Pleasure under difficulties - It is a mistake to suppose that all Yankeeism is fenced in by geographical boundaries. New Jersey claims to have produced a fair specimen in the person of George Letts. At the time we write George was a cabin boy, age 14, aboard his father's schooner, plying between the Jersey Shore and Gotham. Now George had imbibed a huge taste for the drama as presented on the boards of the http://www.bbc.co.uk/dna/h2g2/A863327 Old Bowery Theater ; a taste that his father, http://www.distantco...whitlockalfredd.html Capt. Zeke Letts did not see fit to encourage. Consequently George found it extremely difficult to realize the necessary quarter for admission. One eve. after the boat had been made fast to the dock near Washington market, George respectfully approached his illustrious progenitor and proffered his modest request for 35 cents (allowing a margin of ten cents for pea nuts) [i.e. peanuts], Capt. Zeke met this proposal with as decided a veto as Andrew Jackson or his humble imitator, Andy Johnson, ever promulgated. George was cast down but by no means discouraged, for he knew that a certain sum of money was given him every night to buy supper for the table, but he also knew that for this money he must render a strict account. As bad luck would have it there was only one article to buy this evening, and the Captain, handing George a half dollar, told him to go up to the market and invest that amount in beef steak. George walked off the boat in the brownest of studies, but suddenly a bright idea struck him. The born Yankee within asserted itself. Walking rapidly up the market he bought a bloody sheep's head for 3 cents, partly enveloped it in wrapping paper, and returned to the boat. Watching his chance, when the Captain was looking towards him, George made a jump for the deck, and immediately sunk...[blurred words follow]...George had been helped aboard...in answer to the anxious inquiry of his father, replied that he wasn't hurt but that he had lost the steak. "Never mind, George" said Capt. Zeke; here is another half dollar; go and buy some meat". Of course in due time the steak came aboard, and George lost no time, and found his way to the Old Bowery, and there with the assurance of pea nuts, the moral drama and a three cent cigar, immediately ascended to the http://christianity....eekly/blT0001700.htm third Heaven . Query: is George a Yank?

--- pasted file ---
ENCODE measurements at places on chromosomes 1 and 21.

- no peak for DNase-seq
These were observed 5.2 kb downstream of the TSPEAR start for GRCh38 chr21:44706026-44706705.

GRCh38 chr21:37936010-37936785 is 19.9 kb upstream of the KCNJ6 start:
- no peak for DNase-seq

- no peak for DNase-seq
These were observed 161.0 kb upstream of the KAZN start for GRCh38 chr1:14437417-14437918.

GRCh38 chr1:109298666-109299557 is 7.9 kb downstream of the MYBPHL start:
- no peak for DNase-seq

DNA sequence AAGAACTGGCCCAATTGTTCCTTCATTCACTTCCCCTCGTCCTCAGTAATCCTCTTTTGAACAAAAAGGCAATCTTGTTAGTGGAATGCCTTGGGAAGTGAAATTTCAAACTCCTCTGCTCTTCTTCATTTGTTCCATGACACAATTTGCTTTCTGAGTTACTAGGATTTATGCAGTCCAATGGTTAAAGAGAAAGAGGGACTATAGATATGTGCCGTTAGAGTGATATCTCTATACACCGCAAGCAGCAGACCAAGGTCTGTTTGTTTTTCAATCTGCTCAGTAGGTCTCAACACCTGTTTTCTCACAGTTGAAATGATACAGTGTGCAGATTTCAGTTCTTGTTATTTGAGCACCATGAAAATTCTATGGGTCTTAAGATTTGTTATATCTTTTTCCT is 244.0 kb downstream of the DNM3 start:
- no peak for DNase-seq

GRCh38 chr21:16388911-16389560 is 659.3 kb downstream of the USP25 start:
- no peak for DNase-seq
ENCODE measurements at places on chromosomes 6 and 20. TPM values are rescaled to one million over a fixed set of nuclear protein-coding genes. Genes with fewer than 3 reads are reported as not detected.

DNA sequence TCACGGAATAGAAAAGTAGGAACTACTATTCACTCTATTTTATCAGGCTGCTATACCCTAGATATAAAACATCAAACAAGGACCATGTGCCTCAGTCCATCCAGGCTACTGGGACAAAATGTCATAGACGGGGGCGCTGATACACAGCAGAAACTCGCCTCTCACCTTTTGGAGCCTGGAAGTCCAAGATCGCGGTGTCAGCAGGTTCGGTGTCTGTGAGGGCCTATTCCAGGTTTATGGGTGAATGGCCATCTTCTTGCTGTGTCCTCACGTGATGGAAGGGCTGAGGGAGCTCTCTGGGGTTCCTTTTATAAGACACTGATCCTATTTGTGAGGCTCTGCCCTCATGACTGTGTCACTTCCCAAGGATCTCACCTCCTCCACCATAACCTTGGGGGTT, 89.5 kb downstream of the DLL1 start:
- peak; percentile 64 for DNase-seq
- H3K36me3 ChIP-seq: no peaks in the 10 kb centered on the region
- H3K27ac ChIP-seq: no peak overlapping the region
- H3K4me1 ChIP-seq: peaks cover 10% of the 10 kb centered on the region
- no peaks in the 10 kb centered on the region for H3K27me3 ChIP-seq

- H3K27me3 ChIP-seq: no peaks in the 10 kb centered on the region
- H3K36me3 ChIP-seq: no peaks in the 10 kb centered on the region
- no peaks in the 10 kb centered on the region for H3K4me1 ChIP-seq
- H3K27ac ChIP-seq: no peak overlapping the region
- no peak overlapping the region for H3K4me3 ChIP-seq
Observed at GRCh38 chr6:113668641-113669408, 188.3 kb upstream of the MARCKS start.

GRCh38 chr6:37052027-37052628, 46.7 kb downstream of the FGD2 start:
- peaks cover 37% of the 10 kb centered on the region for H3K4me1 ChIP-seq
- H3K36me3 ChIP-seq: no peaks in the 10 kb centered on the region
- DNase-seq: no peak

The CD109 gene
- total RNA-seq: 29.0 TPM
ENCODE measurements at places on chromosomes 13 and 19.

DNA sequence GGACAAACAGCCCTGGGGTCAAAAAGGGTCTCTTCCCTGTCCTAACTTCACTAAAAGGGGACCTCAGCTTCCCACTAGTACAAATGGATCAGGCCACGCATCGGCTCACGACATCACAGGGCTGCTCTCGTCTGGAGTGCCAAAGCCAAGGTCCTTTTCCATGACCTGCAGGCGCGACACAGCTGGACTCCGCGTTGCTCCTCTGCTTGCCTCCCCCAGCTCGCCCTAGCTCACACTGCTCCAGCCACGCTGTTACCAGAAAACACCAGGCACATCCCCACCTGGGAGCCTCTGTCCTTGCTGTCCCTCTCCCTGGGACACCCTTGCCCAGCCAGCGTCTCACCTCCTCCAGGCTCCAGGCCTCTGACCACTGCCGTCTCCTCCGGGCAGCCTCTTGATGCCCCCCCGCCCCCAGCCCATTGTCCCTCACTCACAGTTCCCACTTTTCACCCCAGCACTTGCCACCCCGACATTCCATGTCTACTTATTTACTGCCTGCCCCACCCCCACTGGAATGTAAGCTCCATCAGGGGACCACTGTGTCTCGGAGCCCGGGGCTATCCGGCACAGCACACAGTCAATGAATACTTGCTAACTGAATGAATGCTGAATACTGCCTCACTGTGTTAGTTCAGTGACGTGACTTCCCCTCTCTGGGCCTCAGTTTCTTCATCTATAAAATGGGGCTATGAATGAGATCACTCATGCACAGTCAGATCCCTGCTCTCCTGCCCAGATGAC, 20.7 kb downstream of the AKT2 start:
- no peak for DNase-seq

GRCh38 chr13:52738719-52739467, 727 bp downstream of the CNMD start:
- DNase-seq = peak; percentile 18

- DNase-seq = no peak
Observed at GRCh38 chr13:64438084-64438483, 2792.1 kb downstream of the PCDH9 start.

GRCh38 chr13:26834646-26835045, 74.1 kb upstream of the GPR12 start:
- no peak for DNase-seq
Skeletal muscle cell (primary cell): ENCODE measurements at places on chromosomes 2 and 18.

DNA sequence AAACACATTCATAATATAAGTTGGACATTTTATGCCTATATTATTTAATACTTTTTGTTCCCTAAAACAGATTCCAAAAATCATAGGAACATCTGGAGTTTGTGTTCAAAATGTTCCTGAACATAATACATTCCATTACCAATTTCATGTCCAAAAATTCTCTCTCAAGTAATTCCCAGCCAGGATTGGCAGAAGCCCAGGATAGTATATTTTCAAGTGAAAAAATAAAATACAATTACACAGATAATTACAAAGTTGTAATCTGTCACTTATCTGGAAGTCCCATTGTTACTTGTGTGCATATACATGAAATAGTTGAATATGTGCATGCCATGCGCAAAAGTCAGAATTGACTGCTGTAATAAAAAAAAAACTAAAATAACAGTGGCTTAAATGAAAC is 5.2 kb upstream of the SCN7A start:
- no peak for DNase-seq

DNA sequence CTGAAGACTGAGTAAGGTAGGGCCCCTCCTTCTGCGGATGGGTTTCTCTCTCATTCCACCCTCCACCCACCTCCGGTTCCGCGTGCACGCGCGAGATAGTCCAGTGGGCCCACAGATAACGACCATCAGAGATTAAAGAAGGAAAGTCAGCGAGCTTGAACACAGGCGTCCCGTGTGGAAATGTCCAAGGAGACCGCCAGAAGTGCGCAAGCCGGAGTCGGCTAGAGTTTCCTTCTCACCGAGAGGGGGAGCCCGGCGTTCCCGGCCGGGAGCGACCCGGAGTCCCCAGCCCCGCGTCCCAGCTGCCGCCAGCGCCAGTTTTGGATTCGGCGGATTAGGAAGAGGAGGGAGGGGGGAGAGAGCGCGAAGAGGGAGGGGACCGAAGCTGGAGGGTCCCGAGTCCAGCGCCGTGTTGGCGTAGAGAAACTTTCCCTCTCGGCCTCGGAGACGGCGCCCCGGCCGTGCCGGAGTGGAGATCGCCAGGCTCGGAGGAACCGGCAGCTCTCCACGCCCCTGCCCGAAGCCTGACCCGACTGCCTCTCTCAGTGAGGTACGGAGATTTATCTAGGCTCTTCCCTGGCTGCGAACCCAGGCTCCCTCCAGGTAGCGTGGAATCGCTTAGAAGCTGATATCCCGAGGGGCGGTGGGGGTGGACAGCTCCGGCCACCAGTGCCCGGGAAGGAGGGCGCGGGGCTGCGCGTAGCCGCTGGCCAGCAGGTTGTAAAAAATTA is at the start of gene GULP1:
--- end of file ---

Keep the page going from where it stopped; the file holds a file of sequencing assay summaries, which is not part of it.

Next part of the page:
Gazette & Courier - Monday, November 16, 1874
(Greenfield) Go and see him! Dr. H. Addison Stewart [also seen as
(Greenfield) Go and see him! http://boards.ancest...icenterprisenews/140 Dr. H. Addison Stewart [also seen as http://www.geocities...s/4791/sept1880.html Dr. H.A. Stewart ], who is famous for curing throat and lung diseases, Catarrh, liver complaint, dyspepsia, palpitation of the heart, pain in the side, diseases of the kidneys, seminal weakness, sick headache, humors of the blood, rheumatism, etc, etc., is now practicing at the American House, Greenfield, Mass., where he will remain until the 21st of Nov. Dr. Stewart is a graduate of medicine with over 23 years of experience in the treatment of chronic or long-standing diseases, and possesses this rare combination of being not only a successful prescriber, but a great medical examiner, often detecting the seat of the patient's disease by a look, or touch of the pulse; without questioning them at all. His treatment is always prepared by himself, especially adapted to each case. Medicine, purely vegetables. Charges for treatment, moderate. Examinations free. Office hours: from 9 a.m. till 12, and from 1 to 8 p.m. Consultation and examination strictly private.
Gazette & Courier - Monday, September 28, 1874
Twenty fifth exhibition of the Franklin County Agricultural Society
Twenty fifth exhibition of the Franklin County Agricultural Society - Thursday’s cattle show - With the present year, the Franklin County Agricultural Society completes a quarter century of most successful existence. From a feeble existence it has grown to be one of the largest, and in many respects, the best society in the whole State...Every man, woman and child in the County seems to claim a share in this annual festival, and to have combined to make it what it should be, the great celebration of the year.
It has not been a bad season for our agricultural friends, and seldom do they find themselves in better preparation to contribute in all the departments of the Fair. Ceres with her horn of plenty has bestowed her sweetest smiles on the patrons of husbandry, so that even the tillers of the despised "weed" have cause to rejoice. Jack Frost has been unusually tardy, and the season prolonged as it seldom is in our climate, and the beautiful flowers and tender fruits were well preserved to contribute their important share in the attractions of the exhibitions. Of vital importance to the days’ success is good weather; and we are quite as apt to run upon the fatal path of the equinoctial deluge as not, with the chances a little against us.